X-Message-Number: 23312
Date: Sun, 25 Jan 2004 11:58:36 +0100
Subject: Re: extinct instinct
From: David Stodolsky <>

On Friday, January 23, 2004, at 10:02  PM,  wrote:

> Some still wonder why cryonics is a hard sell, but the answer has been
> obvious for a long time. The so-called "survival instinct" just 
> doesn't exist any
> more, for most people most of the time, in the circumstances of modern 
> life.

The "survival instinct" is an evolutionary built-in that is always 

> Almost anyone will exert himself to dodge a taxi or a tiger, but if the
> danger is not clear and present, then, for most people most of the 
> time, it just
> isn't a major concern. And in today's world, clear and present dangers 
> are rare.

Correct, that is why most responses are to meanings assigned by a 
cultural system. The development of a cultural system is driven by a 
motive, some call 'generative death anxiety'. This results from the 
conflict between the survival instinct and one's knowledge that the 
future holds destruction for the body. Within certain cultural systems, 
individuals may choose self-destructive acts because they offer 
symbolic immortality. Thus, they are responding to a symbolic reality, 
not a physical reality.

> Very few people die of murder, or even war or terrorism. Auto and 
> industrial
> accidents kill scores of thousands in the US every year, but the 
> threat is
> merely statistical and shrugged off. Health concerns are taken 
> somewhat seriously
> by many, but it took decades to make a dent in smoking practices. Even 
> eating
> habits are affected mostly by the fear of looking unattractive, not by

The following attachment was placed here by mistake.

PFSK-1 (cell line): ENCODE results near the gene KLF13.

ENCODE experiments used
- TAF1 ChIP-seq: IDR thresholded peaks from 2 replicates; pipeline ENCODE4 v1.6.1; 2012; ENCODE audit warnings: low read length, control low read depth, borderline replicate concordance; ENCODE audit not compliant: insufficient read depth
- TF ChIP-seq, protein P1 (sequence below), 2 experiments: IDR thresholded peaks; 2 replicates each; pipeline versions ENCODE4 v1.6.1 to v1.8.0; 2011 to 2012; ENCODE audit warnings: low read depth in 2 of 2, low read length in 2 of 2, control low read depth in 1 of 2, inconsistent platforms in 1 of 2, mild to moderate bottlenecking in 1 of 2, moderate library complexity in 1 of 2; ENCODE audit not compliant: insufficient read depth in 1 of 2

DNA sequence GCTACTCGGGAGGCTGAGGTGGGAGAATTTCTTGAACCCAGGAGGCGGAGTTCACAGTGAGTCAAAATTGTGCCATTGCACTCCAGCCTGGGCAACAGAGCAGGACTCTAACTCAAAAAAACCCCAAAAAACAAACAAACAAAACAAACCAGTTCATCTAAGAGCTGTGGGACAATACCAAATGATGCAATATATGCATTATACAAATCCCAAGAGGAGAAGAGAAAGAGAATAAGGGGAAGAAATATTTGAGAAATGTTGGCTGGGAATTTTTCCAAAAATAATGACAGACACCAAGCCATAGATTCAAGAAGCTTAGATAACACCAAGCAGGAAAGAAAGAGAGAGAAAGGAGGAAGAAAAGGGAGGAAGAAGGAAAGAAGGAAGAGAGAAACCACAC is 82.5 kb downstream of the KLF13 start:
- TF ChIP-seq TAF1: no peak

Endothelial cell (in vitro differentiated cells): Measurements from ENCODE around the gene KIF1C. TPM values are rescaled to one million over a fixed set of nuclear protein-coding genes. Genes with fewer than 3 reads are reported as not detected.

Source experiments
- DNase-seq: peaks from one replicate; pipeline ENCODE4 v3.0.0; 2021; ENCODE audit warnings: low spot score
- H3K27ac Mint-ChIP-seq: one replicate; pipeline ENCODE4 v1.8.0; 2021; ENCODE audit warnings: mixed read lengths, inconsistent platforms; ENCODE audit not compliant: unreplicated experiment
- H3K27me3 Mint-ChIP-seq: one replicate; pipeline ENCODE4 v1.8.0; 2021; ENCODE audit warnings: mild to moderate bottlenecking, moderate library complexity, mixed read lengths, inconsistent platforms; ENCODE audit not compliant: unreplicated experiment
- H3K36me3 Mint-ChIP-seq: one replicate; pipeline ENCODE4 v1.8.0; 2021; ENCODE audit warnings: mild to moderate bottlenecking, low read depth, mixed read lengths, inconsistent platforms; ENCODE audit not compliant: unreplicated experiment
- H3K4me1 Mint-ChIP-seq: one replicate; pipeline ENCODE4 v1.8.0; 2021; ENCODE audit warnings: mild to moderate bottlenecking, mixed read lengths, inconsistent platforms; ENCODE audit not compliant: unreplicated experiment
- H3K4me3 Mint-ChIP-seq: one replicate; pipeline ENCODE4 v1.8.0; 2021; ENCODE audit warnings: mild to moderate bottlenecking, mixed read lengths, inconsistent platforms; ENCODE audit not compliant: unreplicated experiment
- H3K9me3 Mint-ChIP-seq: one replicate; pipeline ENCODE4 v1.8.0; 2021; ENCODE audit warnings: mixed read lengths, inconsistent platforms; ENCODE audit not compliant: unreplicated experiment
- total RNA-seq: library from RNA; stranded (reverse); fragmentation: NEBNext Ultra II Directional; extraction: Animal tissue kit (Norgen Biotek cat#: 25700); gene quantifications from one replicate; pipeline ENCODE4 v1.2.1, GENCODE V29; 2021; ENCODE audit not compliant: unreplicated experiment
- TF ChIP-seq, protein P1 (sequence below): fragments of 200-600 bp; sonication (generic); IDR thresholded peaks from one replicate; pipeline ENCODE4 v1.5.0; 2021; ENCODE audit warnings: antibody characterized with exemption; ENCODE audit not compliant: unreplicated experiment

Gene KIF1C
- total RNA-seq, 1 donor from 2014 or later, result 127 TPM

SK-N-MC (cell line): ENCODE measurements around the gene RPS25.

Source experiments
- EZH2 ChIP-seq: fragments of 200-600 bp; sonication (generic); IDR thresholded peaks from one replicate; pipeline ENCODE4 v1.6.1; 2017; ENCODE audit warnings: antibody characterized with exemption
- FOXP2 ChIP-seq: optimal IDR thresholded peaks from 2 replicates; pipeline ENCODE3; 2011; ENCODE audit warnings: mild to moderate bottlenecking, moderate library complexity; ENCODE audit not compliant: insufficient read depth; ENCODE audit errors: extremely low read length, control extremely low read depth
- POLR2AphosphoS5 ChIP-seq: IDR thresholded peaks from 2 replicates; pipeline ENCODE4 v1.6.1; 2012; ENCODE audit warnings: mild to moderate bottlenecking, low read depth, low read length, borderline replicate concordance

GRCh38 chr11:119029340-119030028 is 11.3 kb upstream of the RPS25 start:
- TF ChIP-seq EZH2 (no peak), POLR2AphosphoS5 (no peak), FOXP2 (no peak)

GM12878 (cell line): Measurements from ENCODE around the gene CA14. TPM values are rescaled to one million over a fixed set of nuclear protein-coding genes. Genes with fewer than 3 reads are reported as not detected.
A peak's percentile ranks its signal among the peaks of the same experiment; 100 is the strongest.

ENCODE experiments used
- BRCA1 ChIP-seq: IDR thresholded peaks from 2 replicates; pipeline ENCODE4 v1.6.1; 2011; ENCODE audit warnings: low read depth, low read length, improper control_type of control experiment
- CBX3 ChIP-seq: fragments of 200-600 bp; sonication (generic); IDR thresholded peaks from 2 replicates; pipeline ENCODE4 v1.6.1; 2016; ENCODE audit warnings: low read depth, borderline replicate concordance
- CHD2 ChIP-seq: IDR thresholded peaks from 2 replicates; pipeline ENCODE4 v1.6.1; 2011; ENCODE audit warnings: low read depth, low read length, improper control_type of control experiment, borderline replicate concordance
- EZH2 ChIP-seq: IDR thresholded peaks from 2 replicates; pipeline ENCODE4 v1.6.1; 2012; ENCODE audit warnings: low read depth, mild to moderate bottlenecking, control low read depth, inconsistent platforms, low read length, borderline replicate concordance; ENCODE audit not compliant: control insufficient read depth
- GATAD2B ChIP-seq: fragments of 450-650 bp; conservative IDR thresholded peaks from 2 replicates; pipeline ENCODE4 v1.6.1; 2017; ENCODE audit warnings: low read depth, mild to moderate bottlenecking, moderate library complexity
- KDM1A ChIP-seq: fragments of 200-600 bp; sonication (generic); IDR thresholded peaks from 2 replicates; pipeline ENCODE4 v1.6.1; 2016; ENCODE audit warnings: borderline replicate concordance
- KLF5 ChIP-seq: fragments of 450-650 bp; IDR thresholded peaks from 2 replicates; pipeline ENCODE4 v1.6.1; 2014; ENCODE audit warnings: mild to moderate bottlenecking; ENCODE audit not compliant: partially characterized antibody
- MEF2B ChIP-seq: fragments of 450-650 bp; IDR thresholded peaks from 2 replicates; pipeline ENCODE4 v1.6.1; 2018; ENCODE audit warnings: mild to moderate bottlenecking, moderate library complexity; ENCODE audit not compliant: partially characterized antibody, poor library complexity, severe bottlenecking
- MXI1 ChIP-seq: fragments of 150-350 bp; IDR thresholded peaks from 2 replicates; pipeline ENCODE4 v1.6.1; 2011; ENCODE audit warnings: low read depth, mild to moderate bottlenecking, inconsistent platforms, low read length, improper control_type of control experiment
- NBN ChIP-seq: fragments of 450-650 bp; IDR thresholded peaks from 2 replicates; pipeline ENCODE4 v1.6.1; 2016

> fear
> of death.

A cultural system can define what threats to draw into the present and 
what threats to ignore.

> And for the sick and elderly, the prospect of death is not especially
> fearsome, and may even be welcome.

Studies have show that the prospect of death is dealt with in middle 

> People mentioned in the Alexander interview were FOR life extension, 
> and did
> NOT think cryonics necessarily a very long shot--but STILL rejected 
> it. The
> motivation just isn't there for most people. The bio-research 
> life-extenders are
> not motivated by fear of death or even love of life, but just by an
> intellectual toy and career possibilities.

These people remain products of their culture, even though they may see 
other possibilities. The social institutions supporting change may not 
be available.

> Conclusion? Forget about "marketing" or magic bullets. There will be a
> psychological sea change at some point, but we can't predict it or 
> jump-start it,

Unless we really understand the psychological dynamics. I am not aware 
of any resources being expended on this type of research, so the 
inability to predict should be no surprise.

> and we should not waste time or energy or money on over-ambitious 
> public
> relations projects.

The analysis I present suggests a cultural framework compatible with 
new technology is the key to progress.

> We can work
> patiently among our own families and circles of friends. The main 
> thing is to
> do your best to save yourself and those close to you.

This can be seen as promoting the development of a sub-culture 
supportive of life-extending technologies.


David S. Stodolsky    SpamTo: 

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